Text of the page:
Beyond Meat Cites Marketing Push As Antidote To 30% Revenue Loss


Plant-based meat company Beyond Meat reported $102.1 million in net revenue for Q2 in its earnings report yesterday, a 30.5% decline year-over-year.

While analysts anticipated the company would report losses, Beyond Meat’s earnings fell below expectations of $108.74 million, according to Street Insider. The company’s U.S. losses were even greater, as it reported a 40.1% decline on the quarter compared to 2022, including a 45.4% drop in food service channels.

“Ongoing category headwinds compressed net revenues, which in turn impacted product sales mix and gross margin, overshadowing significant strides in operational efficiency, including meaningful year-over-year reductions in operating expenses, COGS per pound, and overall cash consumption,” Beyond Meat Founder, President, and CEO Ethan Brown said in a statement, also attributing the comparative losses in part to a particularly strong Q2 in 2022.



In an earnings call with investors, Brown explained that the percentage of U.S. consumers who view plant-based meats as healthy dropped dramatically from 2020 to 2022, from 50%, to 38%, according to data from the Food Marketing Institute.

“As was the case during the ascent of plant-based milk -- this change in perception is not without encouragement from interest groups who have succeeded in seeding doubt and fear around the ingredients and process used to create our and other plant-based meats,” he said, while claiming there was a significant gap between this broader narrative and the “strong health credentials” of Beyond Meat products.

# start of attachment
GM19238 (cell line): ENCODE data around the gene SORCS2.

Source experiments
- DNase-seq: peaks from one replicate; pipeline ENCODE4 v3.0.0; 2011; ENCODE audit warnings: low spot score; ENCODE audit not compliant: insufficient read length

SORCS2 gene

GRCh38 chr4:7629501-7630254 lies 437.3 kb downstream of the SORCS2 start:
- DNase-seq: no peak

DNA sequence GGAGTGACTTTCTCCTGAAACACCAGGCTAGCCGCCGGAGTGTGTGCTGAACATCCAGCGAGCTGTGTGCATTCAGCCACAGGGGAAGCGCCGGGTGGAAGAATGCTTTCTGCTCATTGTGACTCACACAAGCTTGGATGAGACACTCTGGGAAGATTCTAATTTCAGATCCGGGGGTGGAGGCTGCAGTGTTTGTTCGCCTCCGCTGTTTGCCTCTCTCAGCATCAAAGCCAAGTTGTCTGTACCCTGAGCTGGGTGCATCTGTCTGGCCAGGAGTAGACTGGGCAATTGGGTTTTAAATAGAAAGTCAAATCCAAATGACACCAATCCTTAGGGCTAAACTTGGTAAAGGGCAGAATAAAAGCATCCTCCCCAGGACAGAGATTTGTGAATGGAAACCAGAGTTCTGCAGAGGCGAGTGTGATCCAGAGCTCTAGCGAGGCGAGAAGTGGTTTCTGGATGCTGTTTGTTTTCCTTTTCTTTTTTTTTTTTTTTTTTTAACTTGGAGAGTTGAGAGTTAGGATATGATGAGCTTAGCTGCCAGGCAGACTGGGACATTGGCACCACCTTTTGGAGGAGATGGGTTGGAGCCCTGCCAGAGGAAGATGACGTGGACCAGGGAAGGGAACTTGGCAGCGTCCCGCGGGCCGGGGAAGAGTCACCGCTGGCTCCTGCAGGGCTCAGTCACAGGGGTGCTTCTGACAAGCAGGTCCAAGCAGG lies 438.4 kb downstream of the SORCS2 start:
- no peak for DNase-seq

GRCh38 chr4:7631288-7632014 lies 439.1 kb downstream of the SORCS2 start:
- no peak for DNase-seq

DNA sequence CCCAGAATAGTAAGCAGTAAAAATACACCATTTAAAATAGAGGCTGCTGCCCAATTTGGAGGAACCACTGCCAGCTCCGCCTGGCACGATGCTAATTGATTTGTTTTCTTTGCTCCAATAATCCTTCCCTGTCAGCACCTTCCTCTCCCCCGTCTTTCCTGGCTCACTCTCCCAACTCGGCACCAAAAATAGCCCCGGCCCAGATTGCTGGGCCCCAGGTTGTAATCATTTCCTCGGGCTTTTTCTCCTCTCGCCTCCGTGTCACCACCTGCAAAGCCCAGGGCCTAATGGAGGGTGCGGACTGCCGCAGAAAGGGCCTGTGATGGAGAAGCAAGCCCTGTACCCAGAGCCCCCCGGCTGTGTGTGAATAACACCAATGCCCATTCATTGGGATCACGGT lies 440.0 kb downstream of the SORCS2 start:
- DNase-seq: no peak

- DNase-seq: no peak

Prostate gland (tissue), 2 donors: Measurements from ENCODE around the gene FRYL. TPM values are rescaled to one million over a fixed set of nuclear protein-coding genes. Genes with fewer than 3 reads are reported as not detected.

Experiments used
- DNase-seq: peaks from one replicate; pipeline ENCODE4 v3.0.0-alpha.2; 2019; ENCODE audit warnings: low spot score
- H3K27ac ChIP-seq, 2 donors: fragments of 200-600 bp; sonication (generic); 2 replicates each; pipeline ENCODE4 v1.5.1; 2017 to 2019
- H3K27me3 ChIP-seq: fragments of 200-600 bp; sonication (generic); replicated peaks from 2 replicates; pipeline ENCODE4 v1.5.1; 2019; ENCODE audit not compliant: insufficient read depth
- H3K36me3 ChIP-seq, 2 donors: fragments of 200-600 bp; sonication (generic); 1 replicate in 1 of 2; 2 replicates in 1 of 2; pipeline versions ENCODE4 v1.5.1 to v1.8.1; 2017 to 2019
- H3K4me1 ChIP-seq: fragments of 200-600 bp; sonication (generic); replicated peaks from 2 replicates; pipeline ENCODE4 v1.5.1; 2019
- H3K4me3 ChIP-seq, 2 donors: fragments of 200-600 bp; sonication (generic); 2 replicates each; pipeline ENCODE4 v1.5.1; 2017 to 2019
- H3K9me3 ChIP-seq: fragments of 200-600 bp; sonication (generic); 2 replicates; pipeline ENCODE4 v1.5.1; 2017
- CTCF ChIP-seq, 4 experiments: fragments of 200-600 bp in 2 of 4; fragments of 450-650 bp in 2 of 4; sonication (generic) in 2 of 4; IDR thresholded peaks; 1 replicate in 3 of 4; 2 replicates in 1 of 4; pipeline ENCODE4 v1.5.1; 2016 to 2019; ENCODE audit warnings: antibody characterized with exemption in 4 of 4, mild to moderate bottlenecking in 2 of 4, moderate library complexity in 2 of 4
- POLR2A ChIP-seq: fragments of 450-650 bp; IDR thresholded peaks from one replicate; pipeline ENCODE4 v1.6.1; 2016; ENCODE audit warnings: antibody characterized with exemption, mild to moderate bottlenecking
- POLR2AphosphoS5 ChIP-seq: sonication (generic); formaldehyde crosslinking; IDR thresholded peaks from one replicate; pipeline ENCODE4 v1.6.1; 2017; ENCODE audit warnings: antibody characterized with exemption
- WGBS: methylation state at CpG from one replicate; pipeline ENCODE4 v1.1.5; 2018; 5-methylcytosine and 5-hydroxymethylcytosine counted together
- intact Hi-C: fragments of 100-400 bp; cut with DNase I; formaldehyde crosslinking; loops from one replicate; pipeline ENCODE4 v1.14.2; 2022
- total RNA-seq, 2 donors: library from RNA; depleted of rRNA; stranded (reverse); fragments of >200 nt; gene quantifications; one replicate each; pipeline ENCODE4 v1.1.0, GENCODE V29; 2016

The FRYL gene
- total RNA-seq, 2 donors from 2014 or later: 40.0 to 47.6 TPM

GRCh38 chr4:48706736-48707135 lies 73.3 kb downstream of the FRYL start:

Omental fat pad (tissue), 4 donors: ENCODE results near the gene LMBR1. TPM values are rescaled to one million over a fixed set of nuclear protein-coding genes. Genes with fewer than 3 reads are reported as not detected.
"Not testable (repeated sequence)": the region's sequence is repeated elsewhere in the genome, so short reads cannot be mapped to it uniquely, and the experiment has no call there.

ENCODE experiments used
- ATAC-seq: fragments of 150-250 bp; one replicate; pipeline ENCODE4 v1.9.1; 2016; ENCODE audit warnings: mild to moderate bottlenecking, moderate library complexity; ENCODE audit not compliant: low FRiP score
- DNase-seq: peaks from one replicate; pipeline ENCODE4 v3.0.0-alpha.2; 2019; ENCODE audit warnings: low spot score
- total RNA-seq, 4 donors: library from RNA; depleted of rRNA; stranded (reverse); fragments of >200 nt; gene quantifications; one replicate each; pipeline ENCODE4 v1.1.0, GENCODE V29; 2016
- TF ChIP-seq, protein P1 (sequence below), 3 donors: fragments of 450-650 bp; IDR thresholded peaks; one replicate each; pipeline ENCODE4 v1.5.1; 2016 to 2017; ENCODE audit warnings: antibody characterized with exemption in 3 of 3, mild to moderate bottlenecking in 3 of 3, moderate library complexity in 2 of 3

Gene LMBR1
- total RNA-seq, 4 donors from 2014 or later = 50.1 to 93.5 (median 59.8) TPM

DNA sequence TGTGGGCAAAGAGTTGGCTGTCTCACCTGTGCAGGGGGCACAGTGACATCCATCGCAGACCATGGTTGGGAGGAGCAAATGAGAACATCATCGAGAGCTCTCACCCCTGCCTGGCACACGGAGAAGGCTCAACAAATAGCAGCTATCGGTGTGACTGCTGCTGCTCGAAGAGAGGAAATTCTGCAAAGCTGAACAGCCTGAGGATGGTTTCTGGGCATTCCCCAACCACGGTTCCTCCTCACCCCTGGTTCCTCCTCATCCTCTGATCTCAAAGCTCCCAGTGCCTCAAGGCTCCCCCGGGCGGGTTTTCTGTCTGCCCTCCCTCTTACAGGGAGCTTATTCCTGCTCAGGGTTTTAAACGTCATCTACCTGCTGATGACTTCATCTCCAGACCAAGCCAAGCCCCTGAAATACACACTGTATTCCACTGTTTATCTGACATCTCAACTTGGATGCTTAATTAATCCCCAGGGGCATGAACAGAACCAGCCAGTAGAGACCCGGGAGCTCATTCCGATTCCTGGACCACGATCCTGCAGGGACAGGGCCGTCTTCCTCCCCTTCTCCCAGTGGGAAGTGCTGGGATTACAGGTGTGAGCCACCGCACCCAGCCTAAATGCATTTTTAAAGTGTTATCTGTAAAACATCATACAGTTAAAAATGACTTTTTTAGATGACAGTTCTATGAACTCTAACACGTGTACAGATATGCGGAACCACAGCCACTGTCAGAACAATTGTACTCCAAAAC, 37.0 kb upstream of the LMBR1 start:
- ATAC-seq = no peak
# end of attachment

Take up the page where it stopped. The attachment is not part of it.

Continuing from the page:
He hinted that marketing spending for the remainder of the year would likely focus on “cleaning up the health narrative.”

In fact, the company will be “much more aggressive in our marketing around the goodness within our products,” Brown noted, pointing to its “There’s Goodness Here” campaign that debuted last week. The aim is to celebrate "the ingredients we use, the farmers who grow them and the process that we use to turn the plant material into meat -- all these things [that] are part of our health message.”

Beyond Meat Chief Financial Officer Lubia Kutuya explained that the company was also “navigating some challenges that are reducing the overall effectiveness of promotional spending,” something he said goes beyond the plant-based meat category.  “Our goal is to be sharper in terms of how we deploy our promotional spending.”

Brown hinted that the company’s priority of addressing the health narrative could mean diverting funds from other areas to increase marketing spending.

In response to a question about the possibility of reallocating spending from research and development to marketing, Brown said it was important to address misperceptions around health through industry coalitions, while also making it a focus of the company's branded marketing efforts.

"We are looking at how do we reallocate funding toward marketing to clean up this messaging because it is just an education issue. I mean the facts are there. The health benefits of our products are very strong,” he added. “I won't comment specifically on how much we're going to allocate toward R&D versus [marketing], but I think the the right one.”

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